It’s hard to say how much she truly regretted that she never reconnected with her sister, but the quote above (in movie!verse) and her emotional reaction to Dudley’s peace offering (in book!verse, detailed below) make me think that she did care for Lily, but couldn’t find the strength come to terms with her pain and let go of her grudge. And that is such a sad, sad thing. Lily, Harry, and Petunia were all hurt by a childhood grudge, and none of these relationships will ever have the chance to heal because of it. It is understandably difficult to talk about things that hurt us, especially to the people who did it. But sometimes I think we have to ask ourselves, what if we never get another chance? What if we lose someone forever without making amends? Something to think about.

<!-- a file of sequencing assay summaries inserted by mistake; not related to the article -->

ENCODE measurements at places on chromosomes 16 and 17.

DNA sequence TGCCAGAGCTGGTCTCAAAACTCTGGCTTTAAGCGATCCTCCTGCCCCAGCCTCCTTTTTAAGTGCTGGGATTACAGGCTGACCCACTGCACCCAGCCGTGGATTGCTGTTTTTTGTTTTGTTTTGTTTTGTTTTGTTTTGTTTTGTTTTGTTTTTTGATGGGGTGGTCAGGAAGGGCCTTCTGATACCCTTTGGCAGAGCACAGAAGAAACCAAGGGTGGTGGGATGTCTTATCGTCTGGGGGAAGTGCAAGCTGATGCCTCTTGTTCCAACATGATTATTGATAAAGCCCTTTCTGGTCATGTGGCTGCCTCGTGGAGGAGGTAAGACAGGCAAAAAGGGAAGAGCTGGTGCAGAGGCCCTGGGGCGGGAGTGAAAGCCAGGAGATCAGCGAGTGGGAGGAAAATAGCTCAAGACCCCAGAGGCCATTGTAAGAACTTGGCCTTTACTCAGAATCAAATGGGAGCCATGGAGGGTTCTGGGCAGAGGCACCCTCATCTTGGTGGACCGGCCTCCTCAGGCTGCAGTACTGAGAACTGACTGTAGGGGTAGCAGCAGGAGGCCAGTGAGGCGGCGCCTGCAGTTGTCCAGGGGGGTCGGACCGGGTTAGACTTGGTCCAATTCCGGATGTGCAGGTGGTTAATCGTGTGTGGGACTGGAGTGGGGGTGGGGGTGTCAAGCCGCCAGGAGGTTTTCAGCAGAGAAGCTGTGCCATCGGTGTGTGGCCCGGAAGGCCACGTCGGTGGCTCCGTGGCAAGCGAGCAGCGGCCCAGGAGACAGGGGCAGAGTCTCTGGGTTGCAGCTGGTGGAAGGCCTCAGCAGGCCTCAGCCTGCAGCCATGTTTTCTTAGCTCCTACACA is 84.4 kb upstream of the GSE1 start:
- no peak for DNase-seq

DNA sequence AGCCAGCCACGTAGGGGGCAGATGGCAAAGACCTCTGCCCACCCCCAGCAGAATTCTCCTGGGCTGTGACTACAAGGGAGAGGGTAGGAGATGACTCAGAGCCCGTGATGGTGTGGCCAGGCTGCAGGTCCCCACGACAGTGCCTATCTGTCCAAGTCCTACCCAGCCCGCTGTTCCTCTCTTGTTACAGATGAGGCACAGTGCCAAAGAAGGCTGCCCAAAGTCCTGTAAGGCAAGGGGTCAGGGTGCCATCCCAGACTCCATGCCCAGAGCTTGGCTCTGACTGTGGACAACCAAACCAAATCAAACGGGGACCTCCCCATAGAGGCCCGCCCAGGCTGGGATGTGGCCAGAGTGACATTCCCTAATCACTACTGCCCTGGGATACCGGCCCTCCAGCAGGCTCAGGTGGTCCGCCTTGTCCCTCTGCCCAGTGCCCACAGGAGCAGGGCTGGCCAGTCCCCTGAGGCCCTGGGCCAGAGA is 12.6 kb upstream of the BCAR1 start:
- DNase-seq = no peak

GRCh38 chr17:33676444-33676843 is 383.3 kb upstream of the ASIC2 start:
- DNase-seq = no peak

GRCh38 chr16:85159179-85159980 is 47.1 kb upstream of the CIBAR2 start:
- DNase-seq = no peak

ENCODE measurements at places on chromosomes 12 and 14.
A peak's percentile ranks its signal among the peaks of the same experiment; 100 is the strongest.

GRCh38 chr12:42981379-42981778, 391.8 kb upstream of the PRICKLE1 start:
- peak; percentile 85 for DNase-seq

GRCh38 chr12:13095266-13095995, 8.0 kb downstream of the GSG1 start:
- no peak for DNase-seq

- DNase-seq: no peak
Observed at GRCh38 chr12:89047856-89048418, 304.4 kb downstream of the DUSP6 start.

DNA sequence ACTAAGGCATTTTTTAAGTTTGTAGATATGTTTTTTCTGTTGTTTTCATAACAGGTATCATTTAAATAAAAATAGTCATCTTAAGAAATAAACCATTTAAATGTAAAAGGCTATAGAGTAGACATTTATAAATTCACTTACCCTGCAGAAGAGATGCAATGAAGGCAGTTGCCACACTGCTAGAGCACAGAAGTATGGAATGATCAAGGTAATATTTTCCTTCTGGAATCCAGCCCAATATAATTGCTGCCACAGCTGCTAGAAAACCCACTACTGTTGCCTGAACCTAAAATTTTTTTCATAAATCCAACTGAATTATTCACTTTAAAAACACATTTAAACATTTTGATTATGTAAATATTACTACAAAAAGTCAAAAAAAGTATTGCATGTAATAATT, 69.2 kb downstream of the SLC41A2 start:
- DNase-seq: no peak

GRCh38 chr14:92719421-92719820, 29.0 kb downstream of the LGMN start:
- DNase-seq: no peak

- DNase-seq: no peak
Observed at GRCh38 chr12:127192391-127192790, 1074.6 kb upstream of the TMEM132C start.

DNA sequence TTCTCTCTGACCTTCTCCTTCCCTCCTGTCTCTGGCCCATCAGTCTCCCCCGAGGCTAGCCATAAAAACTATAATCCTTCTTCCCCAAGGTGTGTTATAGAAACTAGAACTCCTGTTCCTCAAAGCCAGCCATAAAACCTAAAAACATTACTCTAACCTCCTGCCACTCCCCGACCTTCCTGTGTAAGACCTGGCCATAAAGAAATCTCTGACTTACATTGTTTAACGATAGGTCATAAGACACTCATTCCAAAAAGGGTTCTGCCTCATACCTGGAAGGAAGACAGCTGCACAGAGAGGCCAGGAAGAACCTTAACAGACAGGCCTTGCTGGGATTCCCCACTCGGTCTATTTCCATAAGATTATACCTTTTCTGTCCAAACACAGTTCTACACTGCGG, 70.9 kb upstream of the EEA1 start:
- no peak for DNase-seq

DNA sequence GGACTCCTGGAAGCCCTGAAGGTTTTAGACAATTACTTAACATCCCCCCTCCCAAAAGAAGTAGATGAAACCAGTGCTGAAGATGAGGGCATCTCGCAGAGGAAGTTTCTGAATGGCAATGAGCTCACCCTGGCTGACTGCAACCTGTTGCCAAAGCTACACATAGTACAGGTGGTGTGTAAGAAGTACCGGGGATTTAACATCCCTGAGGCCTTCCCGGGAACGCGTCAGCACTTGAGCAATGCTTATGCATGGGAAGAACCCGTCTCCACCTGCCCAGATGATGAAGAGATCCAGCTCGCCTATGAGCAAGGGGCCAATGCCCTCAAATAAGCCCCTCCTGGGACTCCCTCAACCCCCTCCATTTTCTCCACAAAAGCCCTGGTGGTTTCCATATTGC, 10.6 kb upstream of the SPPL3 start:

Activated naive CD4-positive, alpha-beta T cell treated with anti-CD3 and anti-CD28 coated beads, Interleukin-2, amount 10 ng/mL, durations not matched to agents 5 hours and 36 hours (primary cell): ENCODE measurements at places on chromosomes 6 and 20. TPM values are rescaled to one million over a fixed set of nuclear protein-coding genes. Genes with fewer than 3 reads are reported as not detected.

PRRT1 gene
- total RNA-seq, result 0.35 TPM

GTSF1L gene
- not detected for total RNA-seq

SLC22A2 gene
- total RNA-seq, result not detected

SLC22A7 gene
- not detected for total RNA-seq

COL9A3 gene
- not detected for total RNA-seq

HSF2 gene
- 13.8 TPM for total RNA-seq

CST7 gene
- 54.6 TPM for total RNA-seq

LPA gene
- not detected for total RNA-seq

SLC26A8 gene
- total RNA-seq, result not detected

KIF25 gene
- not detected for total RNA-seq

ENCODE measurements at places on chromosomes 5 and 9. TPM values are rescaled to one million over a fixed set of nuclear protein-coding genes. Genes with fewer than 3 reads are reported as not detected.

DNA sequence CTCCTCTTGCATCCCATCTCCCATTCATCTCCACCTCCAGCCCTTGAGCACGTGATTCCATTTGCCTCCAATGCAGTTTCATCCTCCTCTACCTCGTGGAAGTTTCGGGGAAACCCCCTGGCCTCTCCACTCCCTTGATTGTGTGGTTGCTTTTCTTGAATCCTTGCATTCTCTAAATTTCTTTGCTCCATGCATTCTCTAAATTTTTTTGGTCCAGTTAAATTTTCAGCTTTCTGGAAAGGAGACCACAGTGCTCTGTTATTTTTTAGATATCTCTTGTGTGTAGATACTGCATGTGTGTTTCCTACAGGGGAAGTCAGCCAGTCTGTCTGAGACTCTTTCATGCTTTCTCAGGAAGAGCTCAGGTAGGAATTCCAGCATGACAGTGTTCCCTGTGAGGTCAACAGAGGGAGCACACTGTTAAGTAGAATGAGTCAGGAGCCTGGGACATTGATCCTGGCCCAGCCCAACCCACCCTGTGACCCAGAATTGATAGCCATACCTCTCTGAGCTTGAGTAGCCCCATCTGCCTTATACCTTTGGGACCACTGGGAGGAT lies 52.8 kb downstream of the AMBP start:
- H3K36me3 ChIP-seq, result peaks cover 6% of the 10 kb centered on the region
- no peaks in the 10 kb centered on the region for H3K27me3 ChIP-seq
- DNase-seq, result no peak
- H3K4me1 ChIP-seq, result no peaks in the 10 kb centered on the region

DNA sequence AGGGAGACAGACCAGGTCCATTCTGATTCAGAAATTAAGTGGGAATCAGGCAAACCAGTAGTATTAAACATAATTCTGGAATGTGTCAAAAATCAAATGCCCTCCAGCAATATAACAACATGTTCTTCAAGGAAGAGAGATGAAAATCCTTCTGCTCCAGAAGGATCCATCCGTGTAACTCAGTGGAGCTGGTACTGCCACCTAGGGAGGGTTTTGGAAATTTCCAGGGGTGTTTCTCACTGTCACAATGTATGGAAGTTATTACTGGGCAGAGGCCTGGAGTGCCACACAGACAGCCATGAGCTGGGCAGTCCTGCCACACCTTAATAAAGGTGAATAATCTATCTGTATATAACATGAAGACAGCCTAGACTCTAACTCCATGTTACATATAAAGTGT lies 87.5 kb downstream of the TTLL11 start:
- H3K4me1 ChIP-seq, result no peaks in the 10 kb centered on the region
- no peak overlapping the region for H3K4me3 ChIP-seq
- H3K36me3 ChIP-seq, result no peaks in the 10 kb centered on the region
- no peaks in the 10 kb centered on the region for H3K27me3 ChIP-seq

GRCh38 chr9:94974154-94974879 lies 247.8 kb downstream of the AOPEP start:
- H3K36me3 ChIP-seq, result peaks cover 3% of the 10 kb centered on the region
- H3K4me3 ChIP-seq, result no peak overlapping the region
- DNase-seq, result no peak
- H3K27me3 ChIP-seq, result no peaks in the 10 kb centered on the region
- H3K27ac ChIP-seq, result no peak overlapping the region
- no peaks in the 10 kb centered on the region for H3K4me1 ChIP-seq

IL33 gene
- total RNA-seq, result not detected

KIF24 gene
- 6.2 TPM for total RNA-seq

You Can’t Hold Your Breath for Family to Change…But Sometimes They Can Surprise You
There’s a song from the musical Guys and Dolls that goes, “Marry the man today and change his ways tomorrow.”
I don’t agree with this. Like, at all.
People have a really hard time changing, and going into any relationship – romantic, familial, or platonic – with the hope that someone will change sets you up for a world of disappointment. Petunia never took steps to make amends with her sister. Lily, I think, had to come to terms with that, much as it saddened her. As I stated in Part 1, we have to accept people for who they are.
However… that doesn’t mean that family can’t change. Because although Petunia never made amends, her son kind of did. It wasn’t a grand gesture, or even a true apology. But he did show Harry that he appreciated him, was concerned for his well-being, and hoped he would be okay. This opened the door to future contact that Harry never kept up with his aunt and uncle. However awkward or tense their meetings may be, Dudley and Harry were still able to hold up a relationship as adults after a lifetime of antagonism, and that only happened because Dudley was able to adjust his views on Harry, on his upbringing, and on magic — if only a little. But Harry had to be willing to accept that Dudley changed as well for this to work. It really goes both ways.